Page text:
Written and Edited by Aruna Seneviratne, M.D.
Shoulder dislocations are common injuries among athletes and some non-athletes. They can be very painful at the time of injury and may require a trip to the emergency room to have the shoulder placed back into the socket.
Biology: Why does it occur?
Common Diagnostic Techniques
Older patients can be treated non-operatively with a sling for a few weeks followed by physical therapy. Any recurrent dislocation or shoulder instability warrants surgical intervention.
There are several different ways to treat shoulder dislocations, but the most common technique used by Dr. Seneviratne is the arthroscopic method. Some contact athletes such as football, rugby, and hockey players may warrant open shoulder stabilization. Bone loss may require the addition of a Remplissage procedure where the capsule and rotator cuff are repaired into the bone defect of the humeral head (the Hill-Sachs lesion). Bone loss on the glenoid side or the socket of the shoulder will require a Latarjet procedure where the coracoid process is transferred to the area of bone loss. Thus, the operation that is chosen to treat the problem at hand is personalized to each patient.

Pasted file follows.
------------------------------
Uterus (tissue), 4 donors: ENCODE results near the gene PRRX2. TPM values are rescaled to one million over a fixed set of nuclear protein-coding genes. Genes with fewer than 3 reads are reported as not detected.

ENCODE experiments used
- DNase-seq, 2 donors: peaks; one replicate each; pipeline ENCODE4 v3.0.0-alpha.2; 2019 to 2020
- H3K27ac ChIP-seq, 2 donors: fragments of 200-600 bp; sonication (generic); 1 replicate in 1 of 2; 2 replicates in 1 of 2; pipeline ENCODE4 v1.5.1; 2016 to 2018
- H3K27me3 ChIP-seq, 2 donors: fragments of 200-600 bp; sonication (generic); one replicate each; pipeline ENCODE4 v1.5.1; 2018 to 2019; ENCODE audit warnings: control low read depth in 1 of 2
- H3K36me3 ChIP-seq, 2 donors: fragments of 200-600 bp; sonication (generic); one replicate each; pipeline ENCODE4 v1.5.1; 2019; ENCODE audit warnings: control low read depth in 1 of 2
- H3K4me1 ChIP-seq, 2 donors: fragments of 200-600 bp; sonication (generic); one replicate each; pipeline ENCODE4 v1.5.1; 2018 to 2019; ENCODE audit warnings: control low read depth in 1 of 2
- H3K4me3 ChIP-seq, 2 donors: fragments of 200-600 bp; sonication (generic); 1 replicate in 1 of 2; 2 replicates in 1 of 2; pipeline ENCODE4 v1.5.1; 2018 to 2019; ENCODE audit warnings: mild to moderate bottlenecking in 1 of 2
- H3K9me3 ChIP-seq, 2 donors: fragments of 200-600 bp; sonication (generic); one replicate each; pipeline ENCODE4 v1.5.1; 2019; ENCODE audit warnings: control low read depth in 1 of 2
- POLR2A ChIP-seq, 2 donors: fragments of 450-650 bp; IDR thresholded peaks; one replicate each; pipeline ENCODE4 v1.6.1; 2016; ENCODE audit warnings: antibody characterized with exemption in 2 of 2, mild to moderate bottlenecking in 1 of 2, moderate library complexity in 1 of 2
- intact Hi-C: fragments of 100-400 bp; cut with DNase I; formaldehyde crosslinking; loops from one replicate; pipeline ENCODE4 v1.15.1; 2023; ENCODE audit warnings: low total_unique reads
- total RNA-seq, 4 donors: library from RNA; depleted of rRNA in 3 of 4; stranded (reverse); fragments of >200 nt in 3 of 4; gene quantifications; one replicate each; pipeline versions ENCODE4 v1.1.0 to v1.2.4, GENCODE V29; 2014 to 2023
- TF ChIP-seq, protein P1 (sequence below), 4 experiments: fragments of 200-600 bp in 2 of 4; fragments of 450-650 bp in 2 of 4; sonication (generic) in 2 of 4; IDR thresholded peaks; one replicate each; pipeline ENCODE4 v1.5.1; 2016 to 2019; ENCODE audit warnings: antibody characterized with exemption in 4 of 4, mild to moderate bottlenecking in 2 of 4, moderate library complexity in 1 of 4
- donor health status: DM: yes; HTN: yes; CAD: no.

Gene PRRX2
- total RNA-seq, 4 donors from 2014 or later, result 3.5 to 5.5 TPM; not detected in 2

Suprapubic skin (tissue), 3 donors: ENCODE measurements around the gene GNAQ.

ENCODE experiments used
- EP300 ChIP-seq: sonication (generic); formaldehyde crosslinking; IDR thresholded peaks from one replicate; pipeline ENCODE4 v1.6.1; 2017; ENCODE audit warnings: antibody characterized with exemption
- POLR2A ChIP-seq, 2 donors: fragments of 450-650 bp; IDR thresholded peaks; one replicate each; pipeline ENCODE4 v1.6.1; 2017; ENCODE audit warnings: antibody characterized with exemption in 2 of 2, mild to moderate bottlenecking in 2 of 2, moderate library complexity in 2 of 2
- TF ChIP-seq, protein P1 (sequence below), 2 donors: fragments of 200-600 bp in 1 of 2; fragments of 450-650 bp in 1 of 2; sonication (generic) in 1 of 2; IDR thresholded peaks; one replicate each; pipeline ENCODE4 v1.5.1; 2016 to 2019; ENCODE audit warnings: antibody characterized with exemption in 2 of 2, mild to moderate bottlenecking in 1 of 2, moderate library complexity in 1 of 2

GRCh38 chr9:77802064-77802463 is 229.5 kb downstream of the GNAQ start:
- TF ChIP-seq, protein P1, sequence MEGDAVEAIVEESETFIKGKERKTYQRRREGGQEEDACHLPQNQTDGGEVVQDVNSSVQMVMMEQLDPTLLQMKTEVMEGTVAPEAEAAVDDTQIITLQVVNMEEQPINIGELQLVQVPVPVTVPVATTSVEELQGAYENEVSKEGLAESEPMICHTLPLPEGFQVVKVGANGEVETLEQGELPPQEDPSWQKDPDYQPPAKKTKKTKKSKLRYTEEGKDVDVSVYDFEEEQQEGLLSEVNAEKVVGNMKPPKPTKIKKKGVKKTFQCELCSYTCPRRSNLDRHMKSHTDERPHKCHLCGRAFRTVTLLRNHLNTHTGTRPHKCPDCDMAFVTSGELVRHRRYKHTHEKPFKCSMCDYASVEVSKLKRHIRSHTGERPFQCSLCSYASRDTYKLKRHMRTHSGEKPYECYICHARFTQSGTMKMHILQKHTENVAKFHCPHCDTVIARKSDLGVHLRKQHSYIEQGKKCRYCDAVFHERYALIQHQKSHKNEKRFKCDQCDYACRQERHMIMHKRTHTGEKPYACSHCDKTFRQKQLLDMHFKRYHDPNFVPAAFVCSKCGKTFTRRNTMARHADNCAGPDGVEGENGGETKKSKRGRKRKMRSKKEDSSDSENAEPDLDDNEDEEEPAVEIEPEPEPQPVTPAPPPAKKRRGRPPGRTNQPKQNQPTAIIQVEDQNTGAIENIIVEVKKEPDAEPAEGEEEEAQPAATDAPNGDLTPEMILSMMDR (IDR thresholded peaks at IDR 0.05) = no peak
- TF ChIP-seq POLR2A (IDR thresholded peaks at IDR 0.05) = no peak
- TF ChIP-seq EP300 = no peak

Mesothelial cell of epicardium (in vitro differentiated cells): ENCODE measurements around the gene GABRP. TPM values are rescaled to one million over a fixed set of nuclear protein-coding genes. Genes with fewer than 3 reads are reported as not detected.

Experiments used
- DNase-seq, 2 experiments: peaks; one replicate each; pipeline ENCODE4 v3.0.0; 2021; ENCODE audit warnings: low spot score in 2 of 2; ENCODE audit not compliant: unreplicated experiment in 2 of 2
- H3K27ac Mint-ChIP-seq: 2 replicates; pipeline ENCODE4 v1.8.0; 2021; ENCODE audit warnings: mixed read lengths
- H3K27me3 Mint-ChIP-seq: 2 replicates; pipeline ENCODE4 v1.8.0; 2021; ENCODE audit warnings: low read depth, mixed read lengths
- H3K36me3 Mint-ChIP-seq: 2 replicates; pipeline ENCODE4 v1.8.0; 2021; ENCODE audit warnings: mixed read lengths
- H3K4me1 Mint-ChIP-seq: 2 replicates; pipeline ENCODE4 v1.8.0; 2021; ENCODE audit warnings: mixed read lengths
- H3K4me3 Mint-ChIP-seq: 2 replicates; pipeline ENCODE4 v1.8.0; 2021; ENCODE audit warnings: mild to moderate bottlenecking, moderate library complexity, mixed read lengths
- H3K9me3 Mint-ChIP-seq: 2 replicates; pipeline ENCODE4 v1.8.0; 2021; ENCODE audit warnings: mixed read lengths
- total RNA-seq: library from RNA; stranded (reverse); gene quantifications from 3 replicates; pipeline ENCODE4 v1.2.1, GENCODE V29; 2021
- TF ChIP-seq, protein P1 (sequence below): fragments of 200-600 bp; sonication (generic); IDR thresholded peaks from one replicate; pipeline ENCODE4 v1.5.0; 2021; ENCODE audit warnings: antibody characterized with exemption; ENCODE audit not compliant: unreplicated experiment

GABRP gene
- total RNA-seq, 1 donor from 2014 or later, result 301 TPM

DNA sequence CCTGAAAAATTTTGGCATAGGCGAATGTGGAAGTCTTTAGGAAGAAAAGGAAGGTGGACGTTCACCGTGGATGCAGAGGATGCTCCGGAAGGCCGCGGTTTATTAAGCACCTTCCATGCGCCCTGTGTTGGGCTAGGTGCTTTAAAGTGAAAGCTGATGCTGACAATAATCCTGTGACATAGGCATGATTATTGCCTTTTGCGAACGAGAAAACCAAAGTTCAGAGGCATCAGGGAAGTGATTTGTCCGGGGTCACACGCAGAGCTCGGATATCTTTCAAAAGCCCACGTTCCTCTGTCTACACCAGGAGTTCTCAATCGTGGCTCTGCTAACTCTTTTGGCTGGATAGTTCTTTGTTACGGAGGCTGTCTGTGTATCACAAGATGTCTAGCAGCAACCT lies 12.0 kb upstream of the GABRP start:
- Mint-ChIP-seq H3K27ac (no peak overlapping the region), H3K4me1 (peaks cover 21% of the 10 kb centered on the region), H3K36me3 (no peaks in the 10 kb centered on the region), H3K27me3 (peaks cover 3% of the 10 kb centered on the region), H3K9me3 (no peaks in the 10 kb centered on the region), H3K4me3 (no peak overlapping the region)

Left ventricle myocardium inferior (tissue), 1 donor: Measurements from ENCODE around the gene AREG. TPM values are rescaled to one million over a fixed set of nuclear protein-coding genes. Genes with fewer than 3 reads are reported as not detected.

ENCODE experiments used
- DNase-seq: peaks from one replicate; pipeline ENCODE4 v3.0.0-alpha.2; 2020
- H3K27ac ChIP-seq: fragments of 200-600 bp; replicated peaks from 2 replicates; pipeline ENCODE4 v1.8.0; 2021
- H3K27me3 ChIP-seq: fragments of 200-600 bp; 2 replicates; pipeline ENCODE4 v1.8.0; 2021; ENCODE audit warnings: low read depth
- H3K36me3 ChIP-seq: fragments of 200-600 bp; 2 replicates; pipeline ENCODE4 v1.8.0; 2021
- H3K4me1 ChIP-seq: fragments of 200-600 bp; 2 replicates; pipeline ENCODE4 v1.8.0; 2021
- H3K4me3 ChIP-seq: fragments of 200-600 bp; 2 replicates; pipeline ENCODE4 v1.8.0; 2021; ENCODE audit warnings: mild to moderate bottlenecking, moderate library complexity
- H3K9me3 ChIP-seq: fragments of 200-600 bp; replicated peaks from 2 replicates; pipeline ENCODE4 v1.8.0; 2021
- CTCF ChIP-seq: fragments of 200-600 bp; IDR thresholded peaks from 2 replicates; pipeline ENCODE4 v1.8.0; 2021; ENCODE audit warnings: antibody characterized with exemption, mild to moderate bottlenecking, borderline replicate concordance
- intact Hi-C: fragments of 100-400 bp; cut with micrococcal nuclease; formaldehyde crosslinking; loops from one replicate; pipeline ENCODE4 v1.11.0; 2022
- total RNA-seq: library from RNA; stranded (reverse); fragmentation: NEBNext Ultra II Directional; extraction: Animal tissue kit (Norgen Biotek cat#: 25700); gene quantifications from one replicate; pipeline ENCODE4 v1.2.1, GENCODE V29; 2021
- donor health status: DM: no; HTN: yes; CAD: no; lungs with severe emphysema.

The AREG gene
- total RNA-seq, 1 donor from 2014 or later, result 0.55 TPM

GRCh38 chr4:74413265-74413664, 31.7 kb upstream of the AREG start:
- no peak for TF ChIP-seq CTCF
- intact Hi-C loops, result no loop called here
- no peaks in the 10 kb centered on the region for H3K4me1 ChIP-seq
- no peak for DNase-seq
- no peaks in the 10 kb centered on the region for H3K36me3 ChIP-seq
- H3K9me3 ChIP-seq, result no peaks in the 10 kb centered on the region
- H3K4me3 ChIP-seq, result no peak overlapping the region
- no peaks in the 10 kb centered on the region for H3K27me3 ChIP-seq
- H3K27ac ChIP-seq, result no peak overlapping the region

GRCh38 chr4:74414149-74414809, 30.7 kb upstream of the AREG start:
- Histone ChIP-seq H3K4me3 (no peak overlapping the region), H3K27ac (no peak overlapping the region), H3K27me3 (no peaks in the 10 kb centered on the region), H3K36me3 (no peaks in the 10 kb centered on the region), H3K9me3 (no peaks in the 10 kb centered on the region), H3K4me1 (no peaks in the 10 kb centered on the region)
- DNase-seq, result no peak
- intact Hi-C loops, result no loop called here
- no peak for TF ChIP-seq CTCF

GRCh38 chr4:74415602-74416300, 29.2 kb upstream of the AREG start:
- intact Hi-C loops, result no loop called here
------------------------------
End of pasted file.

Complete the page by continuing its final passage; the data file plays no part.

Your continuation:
The postoperative hospital course
- Can I drive? Usually in 6 weeks, but as early as 3 weeks
- Can I return to work? About 1-2 days depending on your occupation, but a week off is recommended.
- Can I shower? Yes – in 48 hours.
- Can I resume sexual activity? Yes – within a day or two.
- Can I fly in an airplane? In about 1 week – you must arrange for an aisle seat, have your bags handled by someone else, and you MUST do ankle pumps every 15minutes, as DVT is a major concern. You must also take Aspirin to prevent DVT.